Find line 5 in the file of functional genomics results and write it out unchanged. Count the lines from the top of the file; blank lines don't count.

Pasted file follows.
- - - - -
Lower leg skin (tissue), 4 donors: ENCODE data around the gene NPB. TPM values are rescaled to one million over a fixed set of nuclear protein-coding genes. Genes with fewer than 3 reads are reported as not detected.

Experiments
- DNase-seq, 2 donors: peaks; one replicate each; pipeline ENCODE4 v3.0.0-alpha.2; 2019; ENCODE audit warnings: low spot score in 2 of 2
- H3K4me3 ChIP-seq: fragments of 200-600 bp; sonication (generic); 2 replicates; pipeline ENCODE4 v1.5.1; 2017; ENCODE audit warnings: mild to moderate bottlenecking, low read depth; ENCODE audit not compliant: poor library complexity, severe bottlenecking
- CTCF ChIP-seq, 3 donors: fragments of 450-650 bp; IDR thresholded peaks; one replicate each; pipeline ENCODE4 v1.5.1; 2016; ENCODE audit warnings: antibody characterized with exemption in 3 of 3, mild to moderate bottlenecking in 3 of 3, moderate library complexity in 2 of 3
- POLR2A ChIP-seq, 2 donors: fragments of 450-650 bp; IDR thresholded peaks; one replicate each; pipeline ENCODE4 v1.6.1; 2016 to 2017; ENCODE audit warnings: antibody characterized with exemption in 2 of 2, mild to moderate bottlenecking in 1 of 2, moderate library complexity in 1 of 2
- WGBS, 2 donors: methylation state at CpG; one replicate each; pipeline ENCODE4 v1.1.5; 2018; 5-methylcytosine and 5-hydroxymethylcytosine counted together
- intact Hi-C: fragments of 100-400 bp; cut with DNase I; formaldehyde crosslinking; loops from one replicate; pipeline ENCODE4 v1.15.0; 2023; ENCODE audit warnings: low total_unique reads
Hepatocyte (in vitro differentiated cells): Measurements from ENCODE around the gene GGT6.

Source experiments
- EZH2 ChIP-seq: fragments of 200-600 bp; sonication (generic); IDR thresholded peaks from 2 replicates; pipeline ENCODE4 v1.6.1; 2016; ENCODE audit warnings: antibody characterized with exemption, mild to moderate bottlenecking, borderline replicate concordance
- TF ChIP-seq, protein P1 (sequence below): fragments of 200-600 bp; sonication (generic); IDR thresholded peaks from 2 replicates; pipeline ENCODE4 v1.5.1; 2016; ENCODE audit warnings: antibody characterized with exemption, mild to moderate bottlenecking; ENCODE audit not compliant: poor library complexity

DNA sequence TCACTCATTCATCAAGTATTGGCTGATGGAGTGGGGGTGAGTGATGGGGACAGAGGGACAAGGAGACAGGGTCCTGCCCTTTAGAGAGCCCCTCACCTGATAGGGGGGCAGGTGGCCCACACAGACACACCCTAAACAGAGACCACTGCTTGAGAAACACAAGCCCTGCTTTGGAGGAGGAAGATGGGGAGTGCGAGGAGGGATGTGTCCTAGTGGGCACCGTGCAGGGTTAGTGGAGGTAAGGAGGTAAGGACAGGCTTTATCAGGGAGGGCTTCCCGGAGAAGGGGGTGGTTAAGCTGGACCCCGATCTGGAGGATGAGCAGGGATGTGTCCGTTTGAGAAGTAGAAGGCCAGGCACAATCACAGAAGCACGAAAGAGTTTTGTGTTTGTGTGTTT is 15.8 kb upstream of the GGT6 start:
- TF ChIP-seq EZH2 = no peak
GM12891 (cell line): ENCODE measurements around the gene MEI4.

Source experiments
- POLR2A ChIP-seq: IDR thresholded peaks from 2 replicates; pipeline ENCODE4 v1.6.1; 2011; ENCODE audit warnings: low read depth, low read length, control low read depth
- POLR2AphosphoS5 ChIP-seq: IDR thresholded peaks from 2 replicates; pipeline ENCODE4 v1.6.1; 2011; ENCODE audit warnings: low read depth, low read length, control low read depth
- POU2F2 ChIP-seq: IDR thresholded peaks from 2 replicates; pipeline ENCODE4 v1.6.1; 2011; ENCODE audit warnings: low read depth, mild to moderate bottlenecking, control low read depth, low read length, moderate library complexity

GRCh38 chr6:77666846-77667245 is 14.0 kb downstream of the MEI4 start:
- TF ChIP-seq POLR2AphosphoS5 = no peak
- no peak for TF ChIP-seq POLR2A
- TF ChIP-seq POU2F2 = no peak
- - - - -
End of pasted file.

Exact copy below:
- CTCF ChIP-seq, 3 donors: fragments of 450-650 bp; IDR thresholded peaks; one replicate each; pipeline ENCODE4 v1.5.1; 2016; ENCODE audit warnings: antibody characterized with exemption in 3 of 3, mild to moderate bottlenecking in 3 of 3, moderate library complexity in 2 of 3